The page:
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Trans Mountain Expansion a Money Loser for Taxpayers

Independent parliamentary budget officer warns soaring costs means Trudeau’s 2018 purchase of the pipeline has gone wrong.

David Climenhaga 23 Jun 2022Alberta Politics

David J. Climenhaga is an award-winning journalist, author, post-secondary teacher, poet and trade union communicator. He blogs at AlbertaPolitics.ca. Follow him on Twitter at @djclimenhaga.

The soaring cost of the Trans Mountain pipeline expansion has pushed the uncompleted megaproject Ottawa bought to satisfy Alberta further into the red, says a report released Wednesday by the parliamentary budget officer.

This quickly earned the project the uncomplimentary sobriquet “boondoggle” from Environmental Defence’s national climate program manager Julia Levin.

The Trudeau government decided in 2018 to buy the 70-year-old pipeline that runs 1,150 kilometres from Alberta to Burnaby, B.C., from Kinder Morgan Canada Ltd. It also took on the cost of tripling the pipeline’s capacity, which the company had first proposed in 2013.

It’s the only pipeline carrying Alberta’s petroleum products to the Pacific Coast, and Ottawa was clearly responding at the time both to pressure from the NDP provincial government of then-premier Rachel Notley and threats by Kinder Morgan Canada Ltd. to pull the plug on the project in the face of environmental and political opposition in British Columbia.

The charming belief prevalent then and now in Alberta was that, never mind the law of supply and demand, the expanded line would miraculously increase the price fetched by oilsands bitumen by getting it to new markets in Asia via pipeline and ocean tanker, an idea that inflamed the debate in B.C.

At the time of the federal decision to take over the project, the cost of the purchase was said to be $4.5 billion.

The short analysis report published Wednesday by the Office of Parliamentary Budget Officer Yves Giroux said the estimated cost of the massive construction budget for the project has surged from $12.6 billion when the office last looked at the project in 2020 to $21.4 billion now.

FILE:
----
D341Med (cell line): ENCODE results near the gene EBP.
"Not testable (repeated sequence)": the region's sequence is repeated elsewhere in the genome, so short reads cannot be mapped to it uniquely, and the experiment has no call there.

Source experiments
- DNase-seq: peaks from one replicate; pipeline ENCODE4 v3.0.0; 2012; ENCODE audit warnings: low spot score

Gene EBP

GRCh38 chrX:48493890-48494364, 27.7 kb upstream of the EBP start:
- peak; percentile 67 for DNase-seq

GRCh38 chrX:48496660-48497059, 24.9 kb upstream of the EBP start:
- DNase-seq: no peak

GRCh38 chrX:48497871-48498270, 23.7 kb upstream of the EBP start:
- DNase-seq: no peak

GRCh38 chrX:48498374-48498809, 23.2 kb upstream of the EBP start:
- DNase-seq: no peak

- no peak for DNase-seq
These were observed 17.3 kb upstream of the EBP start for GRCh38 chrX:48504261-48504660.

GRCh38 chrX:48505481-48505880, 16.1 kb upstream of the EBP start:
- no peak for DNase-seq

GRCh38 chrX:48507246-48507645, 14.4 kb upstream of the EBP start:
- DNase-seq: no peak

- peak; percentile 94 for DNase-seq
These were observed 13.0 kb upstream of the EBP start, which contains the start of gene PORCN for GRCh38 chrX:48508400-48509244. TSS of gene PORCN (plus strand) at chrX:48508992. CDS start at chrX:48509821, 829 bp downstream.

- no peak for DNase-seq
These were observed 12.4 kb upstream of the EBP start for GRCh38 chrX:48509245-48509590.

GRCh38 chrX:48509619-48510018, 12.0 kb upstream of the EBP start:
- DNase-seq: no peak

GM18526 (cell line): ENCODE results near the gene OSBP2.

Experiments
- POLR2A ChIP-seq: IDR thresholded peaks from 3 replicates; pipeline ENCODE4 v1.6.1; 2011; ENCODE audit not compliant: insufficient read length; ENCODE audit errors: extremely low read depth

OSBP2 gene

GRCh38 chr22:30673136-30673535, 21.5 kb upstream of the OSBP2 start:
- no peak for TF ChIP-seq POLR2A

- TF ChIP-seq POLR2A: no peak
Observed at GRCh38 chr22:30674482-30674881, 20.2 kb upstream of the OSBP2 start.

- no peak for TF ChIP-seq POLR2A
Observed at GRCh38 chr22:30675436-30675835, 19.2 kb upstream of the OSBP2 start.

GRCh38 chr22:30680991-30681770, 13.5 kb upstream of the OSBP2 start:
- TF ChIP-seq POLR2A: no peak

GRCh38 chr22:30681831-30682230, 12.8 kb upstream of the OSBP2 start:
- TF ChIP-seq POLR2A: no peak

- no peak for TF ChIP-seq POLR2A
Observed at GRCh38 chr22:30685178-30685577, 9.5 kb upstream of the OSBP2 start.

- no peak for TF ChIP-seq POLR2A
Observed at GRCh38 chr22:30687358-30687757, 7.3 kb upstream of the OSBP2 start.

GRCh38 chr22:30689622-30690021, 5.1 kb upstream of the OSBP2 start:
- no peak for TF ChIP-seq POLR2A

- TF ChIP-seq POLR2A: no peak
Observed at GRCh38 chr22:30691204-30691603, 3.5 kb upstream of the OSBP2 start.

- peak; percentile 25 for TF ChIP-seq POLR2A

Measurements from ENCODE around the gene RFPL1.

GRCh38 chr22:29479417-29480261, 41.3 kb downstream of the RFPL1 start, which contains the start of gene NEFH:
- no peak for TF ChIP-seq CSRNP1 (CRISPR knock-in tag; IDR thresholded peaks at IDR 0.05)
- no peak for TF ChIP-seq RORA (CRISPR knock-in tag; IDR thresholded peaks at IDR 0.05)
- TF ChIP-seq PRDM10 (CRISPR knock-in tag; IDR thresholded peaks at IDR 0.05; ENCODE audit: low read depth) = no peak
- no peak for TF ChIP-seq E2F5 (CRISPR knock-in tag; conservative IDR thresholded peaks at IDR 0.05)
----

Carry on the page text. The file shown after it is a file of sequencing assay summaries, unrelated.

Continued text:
When Ottawa made the decision in 2018 to buy, expand, run and eventually sell off the pipeline to the private sector, the expansion project’s cost was estimated to be about $7.5 billion.

As a result of the soaring costs, the parliamentary budget office report by analysts Jason Stanton and Kaitlyn Vanderwees said, “Trans Mountain no longer continues to be a profitable undertaking” and will result in a net loss for the federal government.

A chart in the report shows the current value of the pipeline system is now estimated at negative $600 million.

What’s more, the report said, if Ottawa were to pull the plug on the TMX project at the end of this month and suspend it indefinitely, the Canadian government would have to write off more than $14 billion in assets.

“The net impact would result in a significant financial loss for the Government and would lead to the Trans Mountain Corp. no longer being a going concern,” the report said. The company is a subsidiary of Crown-owned Canada Development Investment Corp. that has operated the pipeline since Kinder Morgan was paid off and got the hell outta Dodge.

Well, no surprise there, really. The business plan on which the expansion project and subsequent federal purchase was based always seemed more than a little iffy, especially since it depended in large part on the notion that expanding the supply of diluted Alberta oilsands bitumen to Asia would cause the price fetched by the stuff to increase.

That’s not actually how the law of supply and demand, normally thought to be pretty ironclad, is supposed to work. Indeed, one would have thought that, as earth scientist David Hughes has been predicting since 2016, increasing supply might just do the opposite.